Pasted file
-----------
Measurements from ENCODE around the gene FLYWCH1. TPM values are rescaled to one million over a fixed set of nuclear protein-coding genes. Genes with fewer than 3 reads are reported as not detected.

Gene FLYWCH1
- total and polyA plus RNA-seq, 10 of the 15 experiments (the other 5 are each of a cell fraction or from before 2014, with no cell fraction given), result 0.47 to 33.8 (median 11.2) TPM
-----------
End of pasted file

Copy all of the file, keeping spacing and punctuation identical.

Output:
Measurements from ENCODE around the gene FLYWCH1. TPM values are rescaled to one million over a fixed set of nuclear protein-coding genes. Genes with fewer than 3 reads are reported as not detected.

Gene FLYWCH1
- total and polyA plus RNA-seq, 10 of the 15 experiments (the other 5 are each of a cell fraction or from before 2014, with no cell fraction given), result 0.47 to 33.8 (median 11.2) TPM